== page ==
You Won't Find Your Grandma's Gulf Coast Cuisine at These Two New Restaurants
It used to be that the words “Gulf Coast Cuisine” meant a restaurant where your grandparents or George and Barbara Bush (who probably look quite a bit like your grandparents) ventured out on their anniversary. Several preparations of oysters? Check. Some gumbo to get Grandma feeling spicy? Double-check. An eye toward culinary innovation? Heavens, no.
But that’s starting to change. Last year, restaurants like Bernadine’s in the Heights and the Manor House at the Houstonian Hotel & Spa began filling their menus with sorghum and satsuma, popcorn rice and Pontchartrain sauce. These were foods eaten more out of necessity than trendiness, suddenly elevated as chefs work more assiduously to create a taste of place. Our place.
Last June in the Heights, Ritual began serving a unique, meat-heavy take on Houston-area locavorism focused on animals farmed by Felix Florez of farm Black Hill Meats, who owns the restaurant with Ken Bridge (Lola, Pink’s Pizza).
In October, siblings Katie Adair Barnhardt and Nicholas Adair, best known for Uptown's popular Adair Kitchen, took a different tack to updating local food. With Eloise Nichols Grill & Liquors in Highland Village, the siblings showcase the aesthetic they inherited from their grandmother, for whom the restaurant is named—exactly the kind of no-nonsense, oyster-and-gumbo-ordering lady mentioned above—but with an eye toward marrying “Southern roots to Gulf Coast to a cleaner way of eating.” Perhaps not surprisingly, their local focus means they too use Black Hill Meats.
Early staffing discord gave Ritual a mixed reputation. But after three chefs in its first four months of life, the restaurant has settled in just fine under the leadership of Crash Hethcox. Better than fine, in fact. With its seasonal menu, local ingredients and on-point game of cured meats and veggies and dry-aged beef, Ritual is the type of Slow Food–style restaurant Houston deserves but rarely receives. Just a look around proves it. In a soaring two-story space, the centerpiece is the butchering room where pig carcasses hang, awaiting their big moment.
The best example of the above is the $24 Texas picnic board, sold as an appetizer, but big enough to be an entrée for at least two diners. The night I tried it, Hethcox had stacked the board with 12 items, including intensely flavorsome local cheeses, pickles, mushrooms, deviled eggs and charcuterie. The last of those represented the largest number of offerings—two types of ham; juicy, smoky kielbasa; and a gooey fritter of head cheese, all made with one of Florez’s pigs, broken down on site. The only loser was a dry ball of pimento cheese with a too-thick covering of pecans.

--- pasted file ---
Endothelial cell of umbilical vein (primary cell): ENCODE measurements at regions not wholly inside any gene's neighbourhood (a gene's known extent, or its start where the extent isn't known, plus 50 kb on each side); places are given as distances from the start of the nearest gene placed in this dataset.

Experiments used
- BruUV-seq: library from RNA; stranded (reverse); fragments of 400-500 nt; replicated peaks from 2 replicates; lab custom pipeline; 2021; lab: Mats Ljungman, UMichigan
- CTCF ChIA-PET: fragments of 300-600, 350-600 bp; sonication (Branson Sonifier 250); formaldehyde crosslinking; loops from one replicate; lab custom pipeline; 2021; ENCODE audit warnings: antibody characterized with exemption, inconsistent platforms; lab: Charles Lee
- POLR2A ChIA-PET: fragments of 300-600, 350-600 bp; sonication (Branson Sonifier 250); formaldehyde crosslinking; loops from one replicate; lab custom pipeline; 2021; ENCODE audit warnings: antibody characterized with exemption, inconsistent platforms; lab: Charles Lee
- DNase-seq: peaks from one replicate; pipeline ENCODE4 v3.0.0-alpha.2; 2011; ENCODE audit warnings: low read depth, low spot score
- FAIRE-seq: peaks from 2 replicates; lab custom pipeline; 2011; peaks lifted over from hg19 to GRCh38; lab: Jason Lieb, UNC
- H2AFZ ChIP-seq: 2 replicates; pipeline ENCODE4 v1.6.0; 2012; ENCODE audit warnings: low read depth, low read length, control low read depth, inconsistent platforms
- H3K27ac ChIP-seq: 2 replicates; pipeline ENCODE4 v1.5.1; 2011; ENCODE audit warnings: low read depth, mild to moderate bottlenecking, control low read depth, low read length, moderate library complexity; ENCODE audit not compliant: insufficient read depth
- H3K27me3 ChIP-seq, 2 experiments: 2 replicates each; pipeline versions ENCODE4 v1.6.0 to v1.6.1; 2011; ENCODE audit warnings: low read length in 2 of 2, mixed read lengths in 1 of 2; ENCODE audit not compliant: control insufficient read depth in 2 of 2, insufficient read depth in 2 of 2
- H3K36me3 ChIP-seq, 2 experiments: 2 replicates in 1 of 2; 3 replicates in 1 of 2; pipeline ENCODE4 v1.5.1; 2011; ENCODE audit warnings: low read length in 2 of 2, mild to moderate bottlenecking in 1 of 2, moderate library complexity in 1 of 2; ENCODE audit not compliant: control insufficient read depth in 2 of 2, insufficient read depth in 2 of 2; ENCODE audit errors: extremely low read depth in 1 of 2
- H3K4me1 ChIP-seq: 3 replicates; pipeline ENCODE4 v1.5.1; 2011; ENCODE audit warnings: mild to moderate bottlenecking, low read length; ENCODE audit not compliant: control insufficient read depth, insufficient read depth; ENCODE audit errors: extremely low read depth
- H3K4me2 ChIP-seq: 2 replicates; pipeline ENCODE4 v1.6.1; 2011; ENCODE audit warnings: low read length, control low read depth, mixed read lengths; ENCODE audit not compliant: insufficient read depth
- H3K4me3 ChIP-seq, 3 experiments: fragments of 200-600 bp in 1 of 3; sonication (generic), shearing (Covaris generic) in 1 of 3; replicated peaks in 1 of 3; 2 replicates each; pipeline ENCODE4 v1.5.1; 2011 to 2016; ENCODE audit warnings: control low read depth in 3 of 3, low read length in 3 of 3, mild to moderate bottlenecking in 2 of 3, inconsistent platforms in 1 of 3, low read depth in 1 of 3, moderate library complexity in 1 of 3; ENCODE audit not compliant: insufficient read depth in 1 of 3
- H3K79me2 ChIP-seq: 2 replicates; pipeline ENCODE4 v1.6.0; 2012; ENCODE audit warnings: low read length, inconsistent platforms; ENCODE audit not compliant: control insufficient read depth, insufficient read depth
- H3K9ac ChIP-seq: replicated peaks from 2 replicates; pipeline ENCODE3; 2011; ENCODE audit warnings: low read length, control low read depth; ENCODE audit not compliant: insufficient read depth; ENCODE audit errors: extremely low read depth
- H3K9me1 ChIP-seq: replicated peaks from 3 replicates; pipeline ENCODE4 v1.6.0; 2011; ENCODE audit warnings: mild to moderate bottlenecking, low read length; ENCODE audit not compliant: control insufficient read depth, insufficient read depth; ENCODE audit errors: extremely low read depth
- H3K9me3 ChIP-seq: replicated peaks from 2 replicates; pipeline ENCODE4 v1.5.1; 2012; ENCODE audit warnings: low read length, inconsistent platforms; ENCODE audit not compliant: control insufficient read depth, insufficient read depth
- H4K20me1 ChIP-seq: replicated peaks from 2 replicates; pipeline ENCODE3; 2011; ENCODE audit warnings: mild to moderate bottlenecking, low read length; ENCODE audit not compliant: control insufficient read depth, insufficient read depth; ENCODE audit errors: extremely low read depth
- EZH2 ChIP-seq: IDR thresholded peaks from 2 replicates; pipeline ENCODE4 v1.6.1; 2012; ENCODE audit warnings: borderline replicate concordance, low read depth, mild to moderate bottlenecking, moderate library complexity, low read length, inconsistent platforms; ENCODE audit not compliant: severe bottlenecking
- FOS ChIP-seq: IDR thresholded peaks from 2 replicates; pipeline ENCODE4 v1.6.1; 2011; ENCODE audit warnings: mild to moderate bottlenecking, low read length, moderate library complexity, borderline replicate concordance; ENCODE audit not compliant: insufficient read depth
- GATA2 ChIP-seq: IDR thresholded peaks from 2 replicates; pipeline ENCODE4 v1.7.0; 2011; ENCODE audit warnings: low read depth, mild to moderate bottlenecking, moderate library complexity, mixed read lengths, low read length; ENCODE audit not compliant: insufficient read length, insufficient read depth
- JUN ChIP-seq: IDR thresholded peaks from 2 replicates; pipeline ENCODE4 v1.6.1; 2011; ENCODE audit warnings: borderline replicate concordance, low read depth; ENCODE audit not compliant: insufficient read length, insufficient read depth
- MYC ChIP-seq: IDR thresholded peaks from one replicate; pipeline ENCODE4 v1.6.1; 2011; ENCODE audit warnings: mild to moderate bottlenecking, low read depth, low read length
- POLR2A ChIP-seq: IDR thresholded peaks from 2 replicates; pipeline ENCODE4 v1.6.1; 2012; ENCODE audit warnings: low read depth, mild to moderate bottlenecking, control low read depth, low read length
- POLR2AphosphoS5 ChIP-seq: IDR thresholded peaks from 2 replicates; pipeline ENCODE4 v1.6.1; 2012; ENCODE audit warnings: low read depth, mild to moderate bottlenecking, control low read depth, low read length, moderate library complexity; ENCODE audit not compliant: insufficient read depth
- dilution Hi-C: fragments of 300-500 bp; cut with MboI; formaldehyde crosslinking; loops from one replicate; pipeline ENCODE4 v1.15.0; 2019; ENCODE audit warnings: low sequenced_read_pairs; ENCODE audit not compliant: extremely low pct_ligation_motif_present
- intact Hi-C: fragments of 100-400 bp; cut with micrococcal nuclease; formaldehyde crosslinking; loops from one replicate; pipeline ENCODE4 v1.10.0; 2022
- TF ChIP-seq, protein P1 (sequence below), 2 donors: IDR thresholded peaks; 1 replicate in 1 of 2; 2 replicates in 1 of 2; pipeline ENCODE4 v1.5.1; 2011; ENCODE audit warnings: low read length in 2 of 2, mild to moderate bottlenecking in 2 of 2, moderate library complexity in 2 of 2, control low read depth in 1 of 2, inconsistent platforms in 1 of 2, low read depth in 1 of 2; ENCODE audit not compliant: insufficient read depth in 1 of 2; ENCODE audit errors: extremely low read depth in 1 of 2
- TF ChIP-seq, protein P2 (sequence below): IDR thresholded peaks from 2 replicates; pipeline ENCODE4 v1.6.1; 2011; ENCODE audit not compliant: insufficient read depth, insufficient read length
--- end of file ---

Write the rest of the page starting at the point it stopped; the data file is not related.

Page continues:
It’s not a bad idea to construct a meal here entirely from starters. The unassuming sourdough hushpuppies are deceptively light and tangy, brought to earth only by the sticky sweetness of a pool of jalapeño jelly. Strings of cheddar stretch from the Pig Mac, a mini skillet of orecchiette lush with pulled pork and poblanos, spilling onto the fried strips of buffalo sauce–flavored pig ears on top.
Smoked pork is the star of Ritual’s most serotonin-stoking entrée, too. Few things, edible or otherwise, can make me feel as good as a pot pie. Now picture one sized for two, with a buttery puff pastry top punctured by a pig tibia peeking out from within the rich, vinegared stew. There are tender root vegetables in there, too, but the bone hints none too subtly at the dish’s centerpiece, meaty but tender pork. For pulled pork and pot pie fans alike, this is as close as we’ll ever get to hog heaven.
That two-person feast is available only at dinner, but at lunch, the star is the 60-day-dry-aged chicken-fried steak. Truth be told, burrowed within its crisp, well-seasoned jacket, the beef doesn’t reveal much of that dry-aged flavor. But it doesn’t matter. What matters is the crunch that remains even beneath a thick puddle of tasso cream gravy. The light mashed potatoes, whipped with beef tallow, are important too, and even the buttery, al dente haricots verts make the dish that little bit more exciting.